Cancer Immunotherapy: A Primer for Clinicians

June 5, 2018

By Thatcher Heumann, MD

Peer Reviewed

The Next Big Thing

For many physicians in training, navigating through the numerous anti-cancer agents and keeping pace with the latest treatments can be daunting. Major categories of systemic cancer treatments include chemotherapy (cytotoxic drugs that arrest the cell cycle), hormonal therapy (drugs that inhibit hormone production or bind to ‘starve’ cancers that thrive off of estrogen/testosterone), and targeted therapy (small molecules or monoclonal antibodies that bind to intra/extracellular targets to block tumor angiogenesis/growth factor signal transduction, or mark cells for destruction). The latest treatment class, immunotherapy, has taken center stage in our national health dialogue particularly with the recent New York Times feature, “Harnessing the Immune System to Fight Cancer.”[1] Former President Jimmy Carter’s public diagnosis of metastatic melanoma and remarkable remission has also heightened awareness. Given the increasing use of and public interest in immunotherapeutic regimens, medical providers should be aware of these therapies, the evidence behind them, and recognize their potential complications and toxicities.

The Mechanism of Immune Checkpoint Inhibitors

Though there are multiple treatment domains within “cancer immunotherapy,” a major source of excitement has been the discovery and the proven efficacy of immune checkpoint inhibitors – ipilimumab, nivolumab, pembrolizumab. These drugs operate on the basis that our own immune cells can recognize and eliminate both self-cells and malignant cells, but are usually inhibited from doing so by specific receptors and ligand complexes. These mechanisms normally serve to maintain self-tolerance and limit collateral tissue damage during immune responses, but are exploited by cancers to evade immune effector cells.[2]

Briefly, immune checkpoints essentially occur during the 1) priming/activation and 2) effector phases for T-cells. In priming, an antigen/major histocompatibility complex is presented to a T-cell receptor, and is accompanied by either a co-stimulatory or co-inhibitory receptor signal that results in subsequent activation or inhibition of that T-cell.[3] Cytotoxic lymphocyte-associated protein 4 (CTLA-4) is a co-inhibitory receptor/protein complex that is overexpressed in many cancers; its binding results in inhibition of naïve and memory T-cell function, leading to development of cancer antigen tolerance.[3] The monoclonal antibody ipilimumab targets CTLA-4, blocking the inhibitory signal and, in turn, promoting T-cell priming/activation. Once briefed and sent on their seek-and-destroy mission, cytotoxic T-lymphocytes (CTLs) face co-inhibitory signaling during their effector phase, from the binding of programmed cell death protein (PD-1) receptor and its ligand PD-1L. Cancer cells limit host immune response by upregulating PD-1L in the tumor microenvironment, and their binding to PD-1 leads to T-cell apoptosis, anergy, and downregulated cytokine production.[3,4] Nivolumab and pembrolizumab are monoclonal antibodies that block PD-1L from binding with PD-1, thwarting inhibition of CTLs, thus allowing them carry out their mission of destroying malignant cells.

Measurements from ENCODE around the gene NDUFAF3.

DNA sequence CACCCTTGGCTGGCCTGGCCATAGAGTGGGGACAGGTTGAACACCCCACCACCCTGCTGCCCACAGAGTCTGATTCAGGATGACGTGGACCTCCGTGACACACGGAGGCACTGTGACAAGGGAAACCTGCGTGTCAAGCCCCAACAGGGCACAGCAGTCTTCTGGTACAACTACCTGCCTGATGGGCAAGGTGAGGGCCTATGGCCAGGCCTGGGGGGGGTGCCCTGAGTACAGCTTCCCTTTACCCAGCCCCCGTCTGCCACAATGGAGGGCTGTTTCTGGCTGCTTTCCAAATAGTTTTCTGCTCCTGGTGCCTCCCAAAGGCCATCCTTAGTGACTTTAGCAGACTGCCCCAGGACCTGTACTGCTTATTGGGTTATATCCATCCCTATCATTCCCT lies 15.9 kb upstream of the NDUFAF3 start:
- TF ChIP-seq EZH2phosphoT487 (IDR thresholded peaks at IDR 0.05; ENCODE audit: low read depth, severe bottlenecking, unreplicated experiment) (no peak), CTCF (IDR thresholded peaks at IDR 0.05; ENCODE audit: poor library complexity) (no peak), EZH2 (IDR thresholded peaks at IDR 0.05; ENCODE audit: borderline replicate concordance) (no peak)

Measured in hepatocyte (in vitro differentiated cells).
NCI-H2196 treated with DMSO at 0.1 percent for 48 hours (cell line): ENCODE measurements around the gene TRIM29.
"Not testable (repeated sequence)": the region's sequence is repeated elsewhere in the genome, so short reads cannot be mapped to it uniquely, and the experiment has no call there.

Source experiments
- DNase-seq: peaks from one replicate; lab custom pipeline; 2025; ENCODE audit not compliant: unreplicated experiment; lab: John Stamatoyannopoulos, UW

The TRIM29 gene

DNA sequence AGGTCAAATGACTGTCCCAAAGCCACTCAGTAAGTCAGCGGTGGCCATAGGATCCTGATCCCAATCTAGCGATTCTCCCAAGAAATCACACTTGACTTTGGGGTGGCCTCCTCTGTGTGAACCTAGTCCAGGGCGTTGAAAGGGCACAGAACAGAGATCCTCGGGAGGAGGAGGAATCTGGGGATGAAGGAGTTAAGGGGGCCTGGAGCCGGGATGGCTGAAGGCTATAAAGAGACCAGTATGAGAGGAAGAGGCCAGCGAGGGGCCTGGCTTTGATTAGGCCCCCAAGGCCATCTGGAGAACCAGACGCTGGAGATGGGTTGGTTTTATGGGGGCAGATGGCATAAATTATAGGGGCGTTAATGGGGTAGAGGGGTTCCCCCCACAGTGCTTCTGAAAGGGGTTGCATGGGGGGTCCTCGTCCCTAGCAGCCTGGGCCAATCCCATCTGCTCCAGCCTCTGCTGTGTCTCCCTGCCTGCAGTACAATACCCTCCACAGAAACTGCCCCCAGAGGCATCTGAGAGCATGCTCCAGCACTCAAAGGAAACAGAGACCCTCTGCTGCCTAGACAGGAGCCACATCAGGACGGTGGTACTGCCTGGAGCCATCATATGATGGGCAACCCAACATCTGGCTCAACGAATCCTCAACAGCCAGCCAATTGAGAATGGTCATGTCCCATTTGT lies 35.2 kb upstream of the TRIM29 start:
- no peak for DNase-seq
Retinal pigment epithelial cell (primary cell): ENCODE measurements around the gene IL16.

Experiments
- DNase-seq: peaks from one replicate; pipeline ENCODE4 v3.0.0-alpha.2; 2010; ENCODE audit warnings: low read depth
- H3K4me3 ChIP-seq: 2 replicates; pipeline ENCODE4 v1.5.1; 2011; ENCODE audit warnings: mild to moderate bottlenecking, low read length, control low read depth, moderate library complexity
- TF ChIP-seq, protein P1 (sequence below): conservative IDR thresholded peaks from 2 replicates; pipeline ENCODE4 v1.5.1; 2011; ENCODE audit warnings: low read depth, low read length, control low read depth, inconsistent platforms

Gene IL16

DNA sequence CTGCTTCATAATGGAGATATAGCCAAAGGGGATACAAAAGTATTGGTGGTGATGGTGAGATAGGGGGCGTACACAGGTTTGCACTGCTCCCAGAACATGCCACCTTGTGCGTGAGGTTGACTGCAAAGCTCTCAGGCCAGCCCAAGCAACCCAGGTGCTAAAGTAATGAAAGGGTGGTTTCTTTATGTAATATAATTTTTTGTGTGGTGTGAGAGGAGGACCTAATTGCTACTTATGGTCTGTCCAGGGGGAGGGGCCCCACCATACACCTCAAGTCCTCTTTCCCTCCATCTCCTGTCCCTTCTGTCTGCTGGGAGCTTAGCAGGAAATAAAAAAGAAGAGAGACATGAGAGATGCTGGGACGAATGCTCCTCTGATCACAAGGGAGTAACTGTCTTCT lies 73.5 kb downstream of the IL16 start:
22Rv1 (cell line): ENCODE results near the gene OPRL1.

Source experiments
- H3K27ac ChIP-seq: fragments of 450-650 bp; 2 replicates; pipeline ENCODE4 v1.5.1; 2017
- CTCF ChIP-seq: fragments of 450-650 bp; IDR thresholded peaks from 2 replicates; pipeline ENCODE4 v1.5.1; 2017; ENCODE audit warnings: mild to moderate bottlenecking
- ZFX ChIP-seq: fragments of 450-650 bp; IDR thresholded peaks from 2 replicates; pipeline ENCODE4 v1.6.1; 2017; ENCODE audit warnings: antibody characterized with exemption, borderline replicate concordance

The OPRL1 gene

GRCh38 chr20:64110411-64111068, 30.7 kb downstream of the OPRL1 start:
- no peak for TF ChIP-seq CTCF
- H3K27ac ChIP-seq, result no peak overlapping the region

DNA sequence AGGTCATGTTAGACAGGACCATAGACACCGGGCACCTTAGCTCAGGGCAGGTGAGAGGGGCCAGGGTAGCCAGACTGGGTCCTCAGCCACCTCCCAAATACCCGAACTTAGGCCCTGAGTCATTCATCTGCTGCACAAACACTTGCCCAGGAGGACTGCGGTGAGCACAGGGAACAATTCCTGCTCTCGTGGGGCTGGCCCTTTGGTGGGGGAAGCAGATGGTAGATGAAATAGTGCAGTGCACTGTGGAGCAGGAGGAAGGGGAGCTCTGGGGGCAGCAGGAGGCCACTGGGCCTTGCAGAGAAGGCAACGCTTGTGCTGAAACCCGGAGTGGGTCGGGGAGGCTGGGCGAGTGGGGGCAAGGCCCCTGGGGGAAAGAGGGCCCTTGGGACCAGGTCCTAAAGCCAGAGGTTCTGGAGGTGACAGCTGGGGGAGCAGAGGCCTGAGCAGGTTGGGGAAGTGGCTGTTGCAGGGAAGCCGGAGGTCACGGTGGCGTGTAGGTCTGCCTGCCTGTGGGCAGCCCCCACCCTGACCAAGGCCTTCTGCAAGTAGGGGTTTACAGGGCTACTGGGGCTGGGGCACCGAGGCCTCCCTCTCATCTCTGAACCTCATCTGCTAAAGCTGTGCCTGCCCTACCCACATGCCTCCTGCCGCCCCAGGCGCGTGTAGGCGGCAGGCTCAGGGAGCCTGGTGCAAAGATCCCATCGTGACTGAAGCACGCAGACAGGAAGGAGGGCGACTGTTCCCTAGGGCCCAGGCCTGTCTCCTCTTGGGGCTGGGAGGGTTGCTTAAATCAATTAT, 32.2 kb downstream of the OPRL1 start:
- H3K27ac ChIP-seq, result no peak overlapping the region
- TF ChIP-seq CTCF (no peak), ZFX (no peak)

Where’s the Proof?

In 2010, anti-CTLA-4 agent ipilimumab was the first treatment to show a significantly improved survival rate in patients with metastatic melanoma that progressed following initial therapy.[5] After a few years, ipilimumab became first line therapy in advanced melanoma.[6] For patients whose disease progressed despite treatment with ipiliumumab, PD-1 blockers such as nivolumab were later introduced, and showed greater clinical response with fewer toxic effects than alternative chemotherapy regimens.[7] PD-1 checkpoint inhibitors then became the preferred first-line agent when pembrolizumab was shown to have prolonged progression-free survival (PFS), overall survival (OS), and better tolerance than ipilimumab in treatment-naïve, advanced melanoma.[8] Similarly, nivolumab alone or nivolumab combined with ipilimumab, resulted in significantly longer PFS than ipilimumab alone.[9] It should be noted, in patients with PD-L1-negative tumors, the combination of PD-1 and CTLA-4 blockade was more effective than either agent alone.[8]